February 21, 2023

Yosemite National Park - The Ahwahnee Hotel: "Majestic No More" (National Parks Trip #3)

This post represents another installment in the series documenting our West Coast National Parks trip in the summer of 2017.  Alan and I, along with our 18 year old daughter, Kyra, logged a total of 8,513 memorable miles of adventure over the course of five and a half weeks during the months of July and August.

Yosemite National Park had been a bucket list item of ours for more years than I’d care to count.  Since a straight-line journey from our home to Yosemite is nearly 3,000 miles, we knew that this visit would require an extended trip.  We held off for a number of years, never feeling that the timing was right.  As it turned out, the summer of 2017, following Kyra’s high school graduation, provided the best opportunity.  As far as I’m concerned, our timing was about as far from impeccable as you can get.  Why?  At the time of our visit, the National Park Service was embroiled in a lawsuit with the Park’s former concessionaire.  Somehow, we managed to visit Yosemite National Park during the four years that the Park’s iconic hotel, the Ahwahnee, was not the Ahwahnee.

See the Shuttle Stop sign with the #3?  It says, "The Majestic Yosemite Hotel."

Alan, Kyra and I hit the floor running on Day #14 of our West Coast National Parks trip.  With only three days to explore the Park, we knew we needed to fit in as many adventures as those three days could possibly hold.  First up, a much anticipated breakfast at the Ahwahnee Hotel.

A picture-perfect setting for the Ahwahnee Hotel

Eight miles into our twenty-six mile drive to the Ahwahnee in Yosemite Valley, we made a pit stop at the conveniently located gas station at Crane Flat.  Waking up inside the Park at our Hodgdon Meadow campsite was delightful.  Being such a short distance from a gas station and convenience store was incredibly helpful.  Life’s simple pleasures are not lost on me, especially when we’re on an extended road trip.  As for the Ahwahnee, dining at the hotel was not a simple pleasure; it was an extraordinary one.

The Dining Room at the Ahwahnee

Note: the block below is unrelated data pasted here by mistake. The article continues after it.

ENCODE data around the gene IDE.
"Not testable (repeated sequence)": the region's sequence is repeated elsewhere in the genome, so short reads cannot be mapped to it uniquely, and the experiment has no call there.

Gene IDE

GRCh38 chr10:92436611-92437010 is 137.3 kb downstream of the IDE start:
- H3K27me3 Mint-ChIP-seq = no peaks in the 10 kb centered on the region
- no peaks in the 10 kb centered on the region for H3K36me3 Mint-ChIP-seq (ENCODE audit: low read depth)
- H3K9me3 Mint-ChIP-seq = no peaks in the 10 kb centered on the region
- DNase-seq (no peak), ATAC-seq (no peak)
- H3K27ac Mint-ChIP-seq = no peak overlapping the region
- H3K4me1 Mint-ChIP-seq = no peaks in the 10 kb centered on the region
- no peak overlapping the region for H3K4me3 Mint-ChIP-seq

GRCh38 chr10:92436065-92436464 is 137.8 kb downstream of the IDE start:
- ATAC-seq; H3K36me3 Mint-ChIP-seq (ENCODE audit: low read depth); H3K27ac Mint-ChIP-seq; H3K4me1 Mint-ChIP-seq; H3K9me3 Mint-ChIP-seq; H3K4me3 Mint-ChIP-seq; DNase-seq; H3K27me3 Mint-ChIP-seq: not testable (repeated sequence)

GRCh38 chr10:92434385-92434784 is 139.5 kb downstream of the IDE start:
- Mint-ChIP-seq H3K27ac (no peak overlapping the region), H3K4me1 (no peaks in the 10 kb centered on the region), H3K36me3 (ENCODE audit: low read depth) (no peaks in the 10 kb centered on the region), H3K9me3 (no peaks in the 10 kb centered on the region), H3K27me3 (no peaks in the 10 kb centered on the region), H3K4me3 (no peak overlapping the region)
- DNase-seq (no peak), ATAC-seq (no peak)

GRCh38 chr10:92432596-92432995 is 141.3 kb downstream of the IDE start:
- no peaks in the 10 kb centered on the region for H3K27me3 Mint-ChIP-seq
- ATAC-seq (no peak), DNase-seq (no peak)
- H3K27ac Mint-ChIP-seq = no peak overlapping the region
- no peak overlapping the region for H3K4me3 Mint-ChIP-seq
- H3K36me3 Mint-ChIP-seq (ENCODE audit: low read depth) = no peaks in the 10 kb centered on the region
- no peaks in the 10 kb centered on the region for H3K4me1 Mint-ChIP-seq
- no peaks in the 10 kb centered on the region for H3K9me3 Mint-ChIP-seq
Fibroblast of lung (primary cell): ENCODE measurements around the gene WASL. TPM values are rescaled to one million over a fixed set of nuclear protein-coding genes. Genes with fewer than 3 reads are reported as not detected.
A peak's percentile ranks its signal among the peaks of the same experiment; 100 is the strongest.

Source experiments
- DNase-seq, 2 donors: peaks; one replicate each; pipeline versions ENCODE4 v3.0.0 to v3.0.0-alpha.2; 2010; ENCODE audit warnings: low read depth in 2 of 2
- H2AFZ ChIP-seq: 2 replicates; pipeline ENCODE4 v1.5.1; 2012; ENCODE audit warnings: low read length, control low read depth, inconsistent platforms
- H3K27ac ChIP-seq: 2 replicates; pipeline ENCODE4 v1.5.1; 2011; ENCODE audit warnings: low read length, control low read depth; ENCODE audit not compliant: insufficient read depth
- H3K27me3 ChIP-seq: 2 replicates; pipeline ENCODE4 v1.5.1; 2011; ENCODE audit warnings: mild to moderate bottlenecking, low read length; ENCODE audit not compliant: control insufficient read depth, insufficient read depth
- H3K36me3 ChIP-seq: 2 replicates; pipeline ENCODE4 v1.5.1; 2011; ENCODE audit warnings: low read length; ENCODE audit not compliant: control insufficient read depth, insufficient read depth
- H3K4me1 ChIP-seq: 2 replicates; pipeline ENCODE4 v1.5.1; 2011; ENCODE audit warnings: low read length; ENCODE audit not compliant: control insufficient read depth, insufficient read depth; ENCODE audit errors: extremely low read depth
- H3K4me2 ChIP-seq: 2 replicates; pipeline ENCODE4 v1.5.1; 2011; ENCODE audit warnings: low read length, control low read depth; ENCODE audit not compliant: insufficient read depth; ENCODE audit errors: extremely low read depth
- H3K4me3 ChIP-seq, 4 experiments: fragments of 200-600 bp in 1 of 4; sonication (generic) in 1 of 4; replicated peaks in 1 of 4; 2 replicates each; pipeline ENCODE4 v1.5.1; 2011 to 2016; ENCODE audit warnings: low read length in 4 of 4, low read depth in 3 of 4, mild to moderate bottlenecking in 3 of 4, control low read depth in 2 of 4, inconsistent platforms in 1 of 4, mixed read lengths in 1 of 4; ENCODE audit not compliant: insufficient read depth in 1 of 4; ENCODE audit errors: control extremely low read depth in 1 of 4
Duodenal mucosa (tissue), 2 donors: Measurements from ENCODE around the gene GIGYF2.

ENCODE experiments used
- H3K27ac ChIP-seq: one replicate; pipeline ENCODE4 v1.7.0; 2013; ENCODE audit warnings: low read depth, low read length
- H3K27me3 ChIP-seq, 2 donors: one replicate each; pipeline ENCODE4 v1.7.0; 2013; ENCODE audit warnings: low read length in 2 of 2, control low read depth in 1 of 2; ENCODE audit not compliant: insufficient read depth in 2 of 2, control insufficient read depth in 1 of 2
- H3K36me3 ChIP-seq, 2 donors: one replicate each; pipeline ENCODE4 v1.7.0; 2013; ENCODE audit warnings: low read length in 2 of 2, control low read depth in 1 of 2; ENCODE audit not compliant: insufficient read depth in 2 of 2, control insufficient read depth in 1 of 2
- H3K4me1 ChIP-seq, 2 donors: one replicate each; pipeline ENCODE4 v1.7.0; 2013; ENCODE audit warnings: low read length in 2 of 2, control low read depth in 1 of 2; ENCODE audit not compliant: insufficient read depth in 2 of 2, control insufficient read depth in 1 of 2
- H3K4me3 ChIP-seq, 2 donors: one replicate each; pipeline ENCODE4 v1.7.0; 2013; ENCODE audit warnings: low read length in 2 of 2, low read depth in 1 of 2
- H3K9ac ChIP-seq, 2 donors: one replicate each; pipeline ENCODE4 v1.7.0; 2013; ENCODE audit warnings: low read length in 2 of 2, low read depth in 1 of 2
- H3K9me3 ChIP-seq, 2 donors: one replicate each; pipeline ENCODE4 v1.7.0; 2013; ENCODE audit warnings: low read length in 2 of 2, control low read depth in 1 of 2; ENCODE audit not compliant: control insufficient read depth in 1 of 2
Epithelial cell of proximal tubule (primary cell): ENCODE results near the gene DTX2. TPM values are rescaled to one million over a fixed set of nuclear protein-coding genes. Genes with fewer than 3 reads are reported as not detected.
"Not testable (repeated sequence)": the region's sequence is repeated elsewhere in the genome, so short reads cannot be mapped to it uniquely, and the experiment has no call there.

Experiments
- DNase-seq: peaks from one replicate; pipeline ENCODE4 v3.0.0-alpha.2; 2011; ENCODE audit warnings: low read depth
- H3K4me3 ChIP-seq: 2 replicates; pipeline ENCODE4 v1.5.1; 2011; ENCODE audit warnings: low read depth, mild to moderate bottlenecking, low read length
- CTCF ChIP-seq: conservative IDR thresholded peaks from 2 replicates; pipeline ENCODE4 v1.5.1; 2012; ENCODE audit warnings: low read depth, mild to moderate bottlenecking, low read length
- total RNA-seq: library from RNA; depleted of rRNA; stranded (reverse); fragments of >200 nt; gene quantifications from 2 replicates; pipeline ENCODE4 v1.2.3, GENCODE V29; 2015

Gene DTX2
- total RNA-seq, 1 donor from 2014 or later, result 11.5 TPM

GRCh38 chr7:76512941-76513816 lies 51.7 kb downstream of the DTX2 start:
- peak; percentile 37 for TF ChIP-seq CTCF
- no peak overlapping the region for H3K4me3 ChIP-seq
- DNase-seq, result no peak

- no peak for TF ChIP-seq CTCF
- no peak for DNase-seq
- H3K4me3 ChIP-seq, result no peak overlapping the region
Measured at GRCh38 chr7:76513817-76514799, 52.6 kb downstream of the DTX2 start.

I was originally planning to cover just our memorable breakfast experience at the Ahwahnee.  Then, when I was doing a little fact-checking, I fell down a rabbit hole involving the above-mentioned lawsuit.  I had been vaguely aware of the change in name from Ahwahnee to the Majestic Yosemite Hotel but, until now, I didn’t know the details of the story.  I quickly found out that it’s quite the story.

And just out the back windows . . .

The famous and fabulous Ahwahnee Hotel opened its doors in July of 1927 - 90 years before our visit.  This magnificent building was designed by Gilbert Stanley Underwood, the same architect who designed lodges at Bryce Canyon and Zion National Parks.  The Ahwahnee was entered on the National Register of Historic Places in February of 1977.  In recent times, DNC Parks and Resorts at Yosemite (a subsidiary of Delaware North) was the concessionaire that had run the hotels, restaurants and other concessions in the Park since being awarded the contract in 1993.  Trouble started in 2015, when the National Park Service (NPS) awarded the new, $2 billion, 15-year contract to Yosemite Hospitality LLC (a subsidiary of Aramark).  Delaware North, having drawn the short straw, filed a lawsuit in 2015 against the NPS and Aramark, claiming Delaware North owned trade names and trademarks to a number of structures within the Park.  According to Delaware North, the company had been required to buy “the assets of the previous concessionaire, including its intellectual property, at a cost of $115 million in today’s dollars” when it took over operations in 1993.  Delaware North filed for $50 million in compensation.  The NPS and Aramark were prohibited from using what Delaware North claimed to be its intellectual property until the lawsuit was settled or an outcome was determined by the courts.

In March of 2016, when Aramark’s tenure began, the beloved Ahwahnee Hotel became the Majestic Yosemite Hotel.  Curry Village (which had been founded as Camp Curry way back in 1889) was re-named Half Dome Village.  The Wawona Hotel became the Big Trees Lodge.  Badger Pass became Yosemite Ski and Snowboard Area which, if you ask me, has as much personality as the name of a corporately sponsored arena.